Innovation and complexity aren’t necessarily synonymous. That distinction is one that can be missed easily in terms of product development – especially when automation comes into play. Successful companies know how to make improvements without necessarily re-inventing the wheel or adding layers of difficulty to something that isn’t broken.
“Our equipment is manufactured and designed to be very simple to run, simple to operate, and simple to keep running.
This has been a guiding principle of Minnesota-based Hamer-Fischbein, a manufacturer of packaging equipment specializing in automated bagging systems, fillers, sealers, and robotic palletizers. While Hamer-Fischbein is in the business of automation, what it does not sell are products that are so complicated that it takes a mechanical engineer to operate them.
“We call it ‘practical innovation,’ because what we try to do is not add a lot of complex, technological bells and whistles,” explains President Dan Brown. “Our equipment is manufactured and designed to be very simple to run, simple to operate, and simple to keep running. So while we bring innovation – like in our filling equipment where we’ve added speed and accuracy – we didn’t do that by adding a lot of complexity. We kept the application of the technology very simple.”
Over a Century of Innovation
This philosophy of simplicity, as well as listening to customers and providing them with technical solutions that their businesses require, is the reason Hamer-Fischbein has been in the business for over a century and continues to grow.
“That’s one of the drivers for our success,” says Brown. “Our products are robustly built, and extremely simple to keep running – and that’s really key,” he notes. Brown points out that many of their customers don’t have complex preventative maintenance programs in place and rely on operations or maintenance staff to take care of the equipment. “It’s got to be simple, so they can keep it running,” he says.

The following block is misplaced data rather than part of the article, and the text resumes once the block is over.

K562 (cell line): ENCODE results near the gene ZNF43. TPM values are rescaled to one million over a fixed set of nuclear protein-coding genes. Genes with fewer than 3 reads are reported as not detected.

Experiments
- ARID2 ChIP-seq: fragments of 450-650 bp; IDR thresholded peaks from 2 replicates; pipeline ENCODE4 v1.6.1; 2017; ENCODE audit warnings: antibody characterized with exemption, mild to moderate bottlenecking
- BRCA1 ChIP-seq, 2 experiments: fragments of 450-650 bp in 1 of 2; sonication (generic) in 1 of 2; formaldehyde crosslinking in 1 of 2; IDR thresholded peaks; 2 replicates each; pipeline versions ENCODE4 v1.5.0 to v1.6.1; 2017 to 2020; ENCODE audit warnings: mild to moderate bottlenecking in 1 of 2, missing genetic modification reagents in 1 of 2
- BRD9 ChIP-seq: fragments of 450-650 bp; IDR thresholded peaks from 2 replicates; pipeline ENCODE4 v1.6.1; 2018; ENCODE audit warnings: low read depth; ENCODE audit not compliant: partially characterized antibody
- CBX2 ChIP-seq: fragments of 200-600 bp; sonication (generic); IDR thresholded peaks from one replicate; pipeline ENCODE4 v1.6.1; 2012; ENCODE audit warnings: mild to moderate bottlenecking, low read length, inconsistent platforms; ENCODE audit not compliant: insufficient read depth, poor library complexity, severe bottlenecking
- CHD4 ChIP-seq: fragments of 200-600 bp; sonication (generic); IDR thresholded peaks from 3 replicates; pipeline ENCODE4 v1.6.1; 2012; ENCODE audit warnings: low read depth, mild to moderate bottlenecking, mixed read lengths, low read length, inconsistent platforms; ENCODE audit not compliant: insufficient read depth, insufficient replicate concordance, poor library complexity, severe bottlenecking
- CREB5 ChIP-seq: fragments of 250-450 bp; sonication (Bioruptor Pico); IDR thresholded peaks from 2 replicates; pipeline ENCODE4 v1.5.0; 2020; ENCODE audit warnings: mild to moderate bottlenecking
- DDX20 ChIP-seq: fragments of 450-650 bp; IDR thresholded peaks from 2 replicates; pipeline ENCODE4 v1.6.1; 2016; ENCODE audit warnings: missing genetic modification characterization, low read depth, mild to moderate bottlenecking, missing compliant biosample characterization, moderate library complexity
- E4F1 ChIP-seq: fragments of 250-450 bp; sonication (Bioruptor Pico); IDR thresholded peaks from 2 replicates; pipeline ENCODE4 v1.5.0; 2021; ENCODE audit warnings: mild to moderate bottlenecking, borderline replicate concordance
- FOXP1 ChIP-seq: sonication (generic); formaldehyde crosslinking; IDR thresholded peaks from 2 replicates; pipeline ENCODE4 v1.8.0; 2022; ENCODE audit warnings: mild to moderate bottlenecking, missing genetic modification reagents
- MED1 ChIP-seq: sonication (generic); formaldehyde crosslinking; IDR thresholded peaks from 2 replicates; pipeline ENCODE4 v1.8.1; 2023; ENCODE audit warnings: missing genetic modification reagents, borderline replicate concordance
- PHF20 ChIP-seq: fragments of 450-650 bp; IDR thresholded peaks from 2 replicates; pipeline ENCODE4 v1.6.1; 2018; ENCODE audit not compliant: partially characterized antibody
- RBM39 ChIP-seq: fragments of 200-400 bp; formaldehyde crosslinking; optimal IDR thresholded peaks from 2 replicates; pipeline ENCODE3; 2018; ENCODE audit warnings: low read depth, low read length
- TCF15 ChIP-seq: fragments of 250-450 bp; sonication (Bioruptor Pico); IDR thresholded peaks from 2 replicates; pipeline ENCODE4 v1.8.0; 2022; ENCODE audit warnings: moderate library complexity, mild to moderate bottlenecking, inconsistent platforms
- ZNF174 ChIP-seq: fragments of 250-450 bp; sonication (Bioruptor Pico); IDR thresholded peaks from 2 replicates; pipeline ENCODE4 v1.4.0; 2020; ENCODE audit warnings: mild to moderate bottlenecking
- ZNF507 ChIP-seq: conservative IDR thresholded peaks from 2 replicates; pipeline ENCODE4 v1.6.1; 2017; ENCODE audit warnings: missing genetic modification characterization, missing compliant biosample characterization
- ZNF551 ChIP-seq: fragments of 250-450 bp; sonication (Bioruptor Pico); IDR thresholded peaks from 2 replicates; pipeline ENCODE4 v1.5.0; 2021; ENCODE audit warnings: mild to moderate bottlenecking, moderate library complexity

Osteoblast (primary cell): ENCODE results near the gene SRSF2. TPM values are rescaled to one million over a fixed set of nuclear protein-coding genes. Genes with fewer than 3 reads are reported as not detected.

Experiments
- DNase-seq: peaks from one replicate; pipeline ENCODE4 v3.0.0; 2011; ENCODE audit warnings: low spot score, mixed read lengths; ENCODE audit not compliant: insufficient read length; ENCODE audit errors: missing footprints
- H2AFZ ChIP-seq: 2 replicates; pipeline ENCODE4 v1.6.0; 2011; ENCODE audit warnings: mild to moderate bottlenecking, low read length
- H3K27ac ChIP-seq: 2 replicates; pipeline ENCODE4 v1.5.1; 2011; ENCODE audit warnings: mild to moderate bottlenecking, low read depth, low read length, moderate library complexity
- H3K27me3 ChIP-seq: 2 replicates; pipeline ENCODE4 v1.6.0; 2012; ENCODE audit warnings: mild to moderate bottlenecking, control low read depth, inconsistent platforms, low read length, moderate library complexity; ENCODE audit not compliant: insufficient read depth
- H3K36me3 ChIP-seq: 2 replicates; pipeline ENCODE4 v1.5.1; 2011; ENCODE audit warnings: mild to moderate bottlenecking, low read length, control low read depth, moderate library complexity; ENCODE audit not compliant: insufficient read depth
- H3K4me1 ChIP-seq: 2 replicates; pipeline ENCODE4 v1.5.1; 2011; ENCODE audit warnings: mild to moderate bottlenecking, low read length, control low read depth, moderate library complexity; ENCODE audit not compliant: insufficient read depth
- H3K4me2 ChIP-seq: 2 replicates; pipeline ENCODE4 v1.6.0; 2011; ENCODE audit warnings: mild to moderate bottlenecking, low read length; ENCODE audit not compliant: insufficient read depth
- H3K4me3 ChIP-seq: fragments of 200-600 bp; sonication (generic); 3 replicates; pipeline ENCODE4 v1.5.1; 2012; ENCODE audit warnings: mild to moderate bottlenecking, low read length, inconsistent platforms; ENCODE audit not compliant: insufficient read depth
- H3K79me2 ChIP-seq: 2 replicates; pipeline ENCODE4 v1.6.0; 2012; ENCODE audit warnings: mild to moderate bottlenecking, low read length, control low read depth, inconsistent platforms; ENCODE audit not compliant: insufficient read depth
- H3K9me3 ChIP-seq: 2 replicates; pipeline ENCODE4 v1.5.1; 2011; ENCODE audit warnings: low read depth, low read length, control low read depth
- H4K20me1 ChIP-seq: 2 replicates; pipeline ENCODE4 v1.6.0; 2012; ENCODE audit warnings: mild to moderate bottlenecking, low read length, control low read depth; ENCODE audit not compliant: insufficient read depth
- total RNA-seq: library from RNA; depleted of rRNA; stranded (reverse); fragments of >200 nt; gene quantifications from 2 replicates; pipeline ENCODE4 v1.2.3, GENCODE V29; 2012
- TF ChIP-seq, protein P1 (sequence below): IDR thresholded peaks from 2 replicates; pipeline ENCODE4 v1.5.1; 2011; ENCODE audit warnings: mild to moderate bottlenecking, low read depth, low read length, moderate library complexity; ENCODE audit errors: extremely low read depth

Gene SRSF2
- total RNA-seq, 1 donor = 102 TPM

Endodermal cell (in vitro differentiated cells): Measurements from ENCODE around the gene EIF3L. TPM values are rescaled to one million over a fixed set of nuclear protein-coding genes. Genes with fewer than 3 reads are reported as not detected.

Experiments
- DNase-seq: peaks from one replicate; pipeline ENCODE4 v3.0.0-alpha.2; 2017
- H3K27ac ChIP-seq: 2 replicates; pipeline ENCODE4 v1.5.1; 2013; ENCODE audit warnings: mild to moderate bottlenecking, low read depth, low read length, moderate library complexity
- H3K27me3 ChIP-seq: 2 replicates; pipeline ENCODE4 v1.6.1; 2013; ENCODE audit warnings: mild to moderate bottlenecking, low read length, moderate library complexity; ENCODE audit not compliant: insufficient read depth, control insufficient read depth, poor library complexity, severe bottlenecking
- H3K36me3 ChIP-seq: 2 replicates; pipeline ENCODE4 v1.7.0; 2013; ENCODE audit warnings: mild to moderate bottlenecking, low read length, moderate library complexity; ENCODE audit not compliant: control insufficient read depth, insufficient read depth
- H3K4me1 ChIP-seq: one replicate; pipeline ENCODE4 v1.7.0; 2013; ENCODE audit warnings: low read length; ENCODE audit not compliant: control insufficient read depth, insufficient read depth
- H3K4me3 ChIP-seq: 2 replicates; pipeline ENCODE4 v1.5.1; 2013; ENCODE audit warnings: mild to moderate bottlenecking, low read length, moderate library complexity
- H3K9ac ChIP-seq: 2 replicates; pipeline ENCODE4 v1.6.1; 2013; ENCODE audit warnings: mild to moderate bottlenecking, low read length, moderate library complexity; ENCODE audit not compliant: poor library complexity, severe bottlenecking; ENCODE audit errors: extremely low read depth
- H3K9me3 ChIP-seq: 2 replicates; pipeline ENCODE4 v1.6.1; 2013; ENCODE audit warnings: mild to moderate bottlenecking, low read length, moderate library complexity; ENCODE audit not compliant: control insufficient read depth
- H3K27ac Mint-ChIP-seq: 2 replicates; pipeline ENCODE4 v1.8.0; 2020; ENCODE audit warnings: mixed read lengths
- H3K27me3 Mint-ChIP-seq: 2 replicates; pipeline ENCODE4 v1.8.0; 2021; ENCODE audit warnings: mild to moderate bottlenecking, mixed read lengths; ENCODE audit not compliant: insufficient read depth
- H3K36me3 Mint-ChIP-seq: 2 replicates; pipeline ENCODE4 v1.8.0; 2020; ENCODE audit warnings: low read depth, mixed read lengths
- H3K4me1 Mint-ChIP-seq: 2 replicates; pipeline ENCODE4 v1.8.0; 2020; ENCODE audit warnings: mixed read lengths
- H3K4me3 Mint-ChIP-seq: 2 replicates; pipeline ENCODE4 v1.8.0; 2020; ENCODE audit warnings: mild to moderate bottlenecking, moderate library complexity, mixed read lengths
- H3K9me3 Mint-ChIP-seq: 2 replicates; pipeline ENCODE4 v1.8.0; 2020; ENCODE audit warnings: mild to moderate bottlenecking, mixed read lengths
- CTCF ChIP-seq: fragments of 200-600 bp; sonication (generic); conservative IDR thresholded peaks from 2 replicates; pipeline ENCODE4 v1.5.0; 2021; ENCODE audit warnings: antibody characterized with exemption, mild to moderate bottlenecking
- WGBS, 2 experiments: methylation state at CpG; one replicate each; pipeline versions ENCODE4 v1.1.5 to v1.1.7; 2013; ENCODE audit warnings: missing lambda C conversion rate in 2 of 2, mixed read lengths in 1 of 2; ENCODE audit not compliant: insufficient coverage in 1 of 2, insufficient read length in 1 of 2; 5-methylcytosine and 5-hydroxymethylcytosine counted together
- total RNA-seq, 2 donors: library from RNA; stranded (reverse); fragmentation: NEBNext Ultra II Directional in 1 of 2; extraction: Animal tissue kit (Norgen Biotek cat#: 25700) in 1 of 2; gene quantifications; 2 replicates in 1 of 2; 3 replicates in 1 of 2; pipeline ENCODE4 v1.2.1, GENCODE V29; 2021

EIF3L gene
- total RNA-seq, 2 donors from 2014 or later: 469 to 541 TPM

Both Hamer and Fischbein got their start when the founders of the respective companies’ namesake came up with a method to automate closure of large open mouth bags. For Hamer, it was the closure of large bags of flour using a hog ring wire tie. Known as the Hamer ring bag closer, this became the company’s very first product and provided a durable, cost effective bag closing system for the flour milling industry.
Hamer remained fairly small for nearly 60 years following its launch, according to Brown, and it wasn’t until the early 1980s that the company began to experience significant growth, as it entered the bagging automation market.
Today, Hamer-Fischbein offers a wide variety of industrial packaging equipment to meet virtually any plant requirement – from standalone bag top closers, to gross weigh bagging scales, to manual bag palletizing conveyors. For fully-automated bagging systems, the company produces some of the most advanced, robust, and productive turnkey systems in the industry. Hamer-Fischbein boasts thousands of installations running hundreds of different materials which Brown says gives it unparalleled field experience in the industry, and serves as the basis for all project and product design improvements.
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This article originally appeared in the September 2015 issue of Grain Journal